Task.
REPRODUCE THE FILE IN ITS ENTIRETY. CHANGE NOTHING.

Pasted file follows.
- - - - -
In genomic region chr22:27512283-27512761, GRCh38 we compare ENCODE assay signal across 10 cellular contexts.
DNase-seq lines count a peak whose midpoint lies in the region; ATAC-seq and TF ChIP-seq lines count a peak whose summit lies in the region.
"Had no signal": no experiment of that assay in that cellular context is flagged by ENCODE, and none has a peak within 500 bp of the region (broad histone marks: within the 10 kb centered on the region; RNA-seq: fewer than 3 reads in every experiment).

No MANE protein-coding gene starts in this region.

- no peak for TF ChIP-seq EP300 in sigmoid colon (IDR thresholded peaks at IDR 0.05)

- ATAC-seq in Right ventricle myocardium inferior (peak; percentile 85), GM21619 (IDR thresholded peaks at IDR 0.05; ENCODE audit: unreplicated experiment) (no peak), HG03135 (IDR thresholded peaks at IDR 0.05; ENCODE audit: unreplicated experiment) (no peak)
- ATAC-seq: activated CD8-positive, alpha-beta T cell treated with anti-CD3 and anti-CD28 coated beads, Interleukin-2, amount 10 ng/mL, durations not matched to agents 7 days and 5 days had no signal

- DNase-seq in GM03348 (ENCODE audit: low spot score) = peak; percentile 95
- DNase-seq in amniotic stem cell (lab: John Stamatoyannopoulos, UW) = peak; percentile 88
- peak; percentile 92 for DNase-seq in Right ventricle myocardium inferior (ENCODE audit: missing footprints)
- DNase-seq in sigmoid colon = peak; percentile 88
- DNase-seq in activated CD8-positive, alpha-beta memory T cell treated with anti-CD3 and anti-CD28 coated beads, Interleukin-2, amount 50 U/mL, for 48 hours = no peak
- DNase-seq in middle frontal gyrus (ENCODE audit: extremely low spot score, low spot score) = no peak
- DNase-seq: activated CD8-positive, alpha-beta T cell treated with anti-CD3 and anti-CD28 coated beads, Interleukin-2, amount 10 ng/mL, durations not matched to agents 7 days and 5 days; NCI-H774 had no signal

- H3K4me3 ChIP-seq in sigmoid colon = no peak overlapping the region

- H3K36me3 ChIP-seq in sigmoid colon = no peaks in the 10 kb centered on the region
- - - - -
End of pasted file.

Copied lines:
In genomic region chr22:27512283-27512761, GRCh38 we compare ENCODE assay signal across 10 cellular contexts.
DNase-seq lines count a peak whose midpoint lies in the region; ATAC-seq and TF ChIP-seq lines count a peak whose summit lies in the region.
"Had no signal": no experiment of that assay in that cellular context is flagged by ENCODE, and none has a peak within 500 bp of the region (broad histone marks: within the 10 kb centered on the region; RNA-seq: fewer than 3 reads in every experiment).

No MANE protein-coding gene starts in this region.

- no peak for TF ChIP-seq EP300 in sigmoid colon (IDR thresholded peaks at IDR 0.05)

- ATAC-seq in Right ventricle myocardium inferior (peak; percentile 85), GM21619 (IDR thresholded peaks at IDR 0.05; ENCODE audit: unreplicated experiment) (no peak), HG03135 (IDR thresholded peaks at IDR 0.05; ENCODE audit: unreplicated experiment) (no peak)
- ATAC-seq: activated CD8-positive, alpha-beta T cell treated with anti-CD3 and anti-CD28 coated beads, Interleukin-2, amount 10 ng/mL, durations not matched to agents 7 days and 5 days had no signal

- DNase-seq in GM03348 (ENCODE audit: low spot score) = peak; percentile 95
- DNase-seq in amniotic stem cell (lab: John Stamatoyannopoulos, UW) = peak; percentile 88
- peak; percentile 92 for DNase-seq in Right ventricle myocardium inferior (ENCODE audit: missing footprints)
- DNase-seq in sigmoid colon = peak; percentile 88
- DNase-seq in activated CD8-positive, alpha-beta memory T cell treated with anti-CD3 and anti-CD28 coated beads, Interleukin-2, amount 50 U/mL, for 48 hours = no peak
- DNase-seq in middle frontal gyrus (ENCODE audit: extremely low spot score, low spot score) = no peak
- DNase-seq: activated CD8-positive, alpha-beta T cell treated with anti-CD3 and anti-CD28 coated beads, Interleukin-2, amount 10 ng/mL, durations not matched to agents 7 days and 5 days; NCI-H774 had no signal

- H3K4me3 ChIP-seq in sigmoid colon = no peak overlapping the region

- H3K36me3 ChIP-seq in sigmoid colon = no peaks in the 10 kb centered on the region